On the ground above SubTropolis, people enjoy the “Worlds of Fun” amusement park, while 100 feet below them is a bustling enterprise system. Stored at SubTropolis is everything from sacks of coffee beans to original reels of Gone With The Wind. The U.S. Postal Service also stores hundreds of millions of commemorative stamps at SubTropolis. There are over two miles of railroad corridors, almost seven miles of roads, and 10,000 huge limestone pillars down there, all laid out in a grid 40 feet apart. To keep things organized, the gigantic white pillars are numbered to serve as postal addresses.
Everyone is “going green” these days, and these caves are the perfect location for efficiency-minded companies. The weather in the caves is always predictable – overcast and in the mid-60’s. Vanguard Packaging, a cardboard display manufacturer, has 360,000 square feet of space at SubTropolis that they don’t need to heat or cool. CEO Mark Mathes, an outspoken advocate for environmental sustainability, also hopes to install a wind turbine on the surface that would generate as much electricity as the company uses. Vanguard’s goal is for their facility to become completely carbon neutral. SubTropolis covers over 10% of the industrial space available in the greater Kansas City area, and with millions of square feet of additional space still available for future tenants, SubTropolis will continue to lead the way in “down under” facilities.
Carthage Underground is a collection of marble quarries in Carthage, Missouri, most of which are presently owned by Americold Logistics. They currently hold 43,000,000 square feet of the quarry, much of which is occupied by warehouses or factories, primarily for food production. The total area of Carthage Underground is difficult to trace, but it has been rumored to stretch out as far as Joplin, Missouri (about 20 miles from Carthage).
In 1991, a fire broke out in one of Americold’s underground storage facilities in Kansas City, but despite continuous firefighting efforts (there were no sprinklers) it took almost two months for the fire to burn itself out. The fire, which started in an area of the cave containing grocery items like cleaning compounds, pesticides, paper goods and cooking oil, reached temperatures as high as 2,000 degrees. The fire was confined to one section of the cave, but the smoke flowed throughout the facility, ruining 245 million pounds of food. Today, sprinkler systems come standard in all new businesses. If a fire was to break out now, local fire officials would be able to respond within minutes because the technology in place automatically monitors the premises and can alert the authorities.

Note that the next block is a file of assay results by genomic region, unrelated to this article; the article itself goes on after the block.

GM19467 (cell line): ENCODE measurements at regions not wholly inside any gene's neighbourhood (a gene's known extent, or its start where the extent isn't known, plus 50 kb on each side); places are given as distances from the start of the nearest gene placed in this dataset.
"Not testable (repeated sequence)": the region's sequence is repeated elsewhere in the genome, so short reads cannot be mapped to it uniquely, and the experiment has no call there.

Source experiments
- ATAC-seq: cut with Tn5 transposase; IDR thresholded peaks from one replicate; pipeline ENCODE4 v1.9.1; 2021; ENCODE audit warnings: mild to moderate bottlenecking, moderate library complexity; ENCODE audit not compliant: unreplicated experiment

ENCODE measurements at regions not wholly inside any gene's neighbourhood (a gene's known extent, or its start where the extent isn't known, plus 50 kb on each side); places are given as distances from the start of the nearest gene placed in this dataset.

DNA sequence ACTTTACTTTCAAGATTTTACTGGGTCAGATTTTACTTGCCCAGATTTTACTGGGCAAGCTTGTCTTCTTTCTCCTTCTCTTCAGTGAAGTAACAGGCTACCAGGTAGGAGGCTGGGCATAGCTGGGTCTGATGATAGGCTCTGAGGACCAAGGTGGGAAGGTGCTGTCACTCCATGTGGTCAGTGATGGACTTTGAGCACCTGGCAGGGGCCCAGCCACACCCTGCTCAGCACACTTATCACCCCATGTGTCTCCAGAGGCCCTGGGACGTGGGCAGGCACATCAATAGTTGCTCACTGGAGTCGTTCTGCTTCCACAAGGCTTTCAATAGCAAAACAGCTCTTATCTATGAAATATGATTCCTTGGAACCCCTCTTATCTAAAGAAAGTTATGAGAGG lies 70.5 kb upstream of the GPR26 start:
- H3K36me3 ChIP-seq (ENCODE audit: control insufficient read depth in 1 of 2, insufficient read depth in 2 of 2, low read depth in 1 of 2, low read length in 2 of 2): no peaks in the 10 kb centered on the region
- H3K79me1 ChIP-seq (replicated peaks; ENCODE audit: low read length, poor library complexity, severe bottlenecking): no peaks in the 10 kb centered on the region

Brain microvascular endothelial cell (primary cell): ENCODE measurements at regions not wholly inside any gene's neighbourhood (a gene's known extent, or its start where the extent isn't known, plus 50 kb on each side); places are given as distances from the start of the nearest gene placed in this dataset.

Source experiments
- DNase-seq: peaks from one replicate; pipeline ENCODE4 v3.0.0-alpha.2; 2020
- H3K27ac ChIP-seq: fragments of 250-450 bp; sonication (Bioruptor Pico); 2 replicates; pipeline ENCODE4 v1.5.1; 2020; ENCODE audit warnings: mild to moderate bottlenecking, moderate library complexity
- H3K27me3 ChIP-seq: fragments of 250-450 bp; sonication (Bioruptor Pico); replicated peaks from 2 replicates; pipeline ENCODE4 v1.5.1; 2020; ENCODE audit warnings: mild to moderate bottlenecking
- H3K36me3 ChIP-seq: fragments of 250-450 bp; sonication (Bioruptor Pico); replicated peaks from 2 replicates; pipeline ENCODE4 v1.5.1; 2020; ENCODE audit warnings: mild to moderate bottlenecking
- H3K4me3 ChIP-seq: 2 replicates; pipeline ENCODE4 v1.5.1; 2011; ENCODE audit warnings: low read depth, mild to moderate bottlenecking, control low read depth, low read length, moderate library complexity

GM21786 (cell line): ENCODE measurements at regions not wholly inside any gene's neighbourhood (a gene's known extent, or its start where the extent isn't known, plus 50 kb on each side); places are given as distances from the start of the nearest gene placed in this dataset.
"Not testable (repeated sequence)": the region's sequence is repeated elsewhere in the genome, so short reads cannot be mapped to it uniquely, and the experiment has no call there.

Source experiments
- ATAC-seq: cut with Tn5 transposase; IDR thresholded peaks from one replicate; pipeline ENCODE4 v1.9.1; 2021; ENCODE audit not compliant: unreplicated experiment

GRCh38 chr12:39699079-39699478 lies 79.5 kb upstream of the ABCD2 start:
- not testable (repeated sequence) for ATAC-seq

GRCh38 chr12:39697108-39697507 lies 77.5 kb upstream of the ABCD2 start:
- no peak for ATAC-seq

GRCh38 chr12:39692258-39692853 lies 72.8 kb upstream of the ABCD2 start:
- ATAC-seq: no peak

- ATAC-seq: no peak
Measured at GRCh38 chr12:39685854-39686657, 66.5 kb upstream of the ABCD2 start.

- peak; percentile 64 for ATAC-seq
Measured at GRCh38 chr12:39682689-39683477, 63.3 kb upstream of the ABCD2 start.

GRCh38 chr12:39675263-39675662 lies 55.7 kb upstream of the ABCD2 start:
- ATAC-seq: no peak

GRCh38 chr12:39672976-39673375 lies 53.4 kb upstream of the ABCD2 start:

The Louisville Mega Cavern started out as the Louisville Crushed Stone Quarry, where miners removed a mind-boggling amount of limestone for over 42 years. It was acquired in 1989 by private investors who wanted to develop a portion of the man-made cavern into a high-security storage facility. Located just a few miles from the Kentucky Expo Center and Louisville International Airport, this huge 100-acre facility is capable of shrugging off a 260-mph tornado and boasts a constant temperature of 56 degrees. And in the post 9-11 world, companies looking for ultimate security can take comfort in the fact that this facility claims it could withstand a hit from a 747 jet airliner and sustain no damage. Construction to carve out offices and storage spaces is ongoing – they have only made a dent in the more than 4,000,000 square feet of space. And even though it’s underground, the Louisville Mega Cavern is still the largest building in the entire state of Kentucky.
Even with these numerous advantages, underground warehouses still have some issues to deal with when making these caves safe and desirable for the thousands of people who go into them every day. Ventilation is a primary concern, but most of the mines have good air flow because they usually have more than one entrance. Structural integrity is always a concern, but limestone is three times stronger than concrete. Developers of these caves use various methods to ensure that the rock ceilings aren’t shifting. Engineers use sensitive instruments, equipped with warning flags, to detect any movement in the earth (down to a thousandth of an inch). If any separation develops in the stone, even from the natural movement of the earth, a flag will drop. They also use bore holes to look for laminations or loose layers in the roof.
These underground facilities have so much to offer in regards to climate control, safety and security. Some claim that these man-made caves will soon be the banks of tomorrow – a place where we will one day store our valuables, instead of in a safety deposit box at our local bank branch. As we run out of usable space above the ground, these subterranean business complexes will continue to dig their way into the future.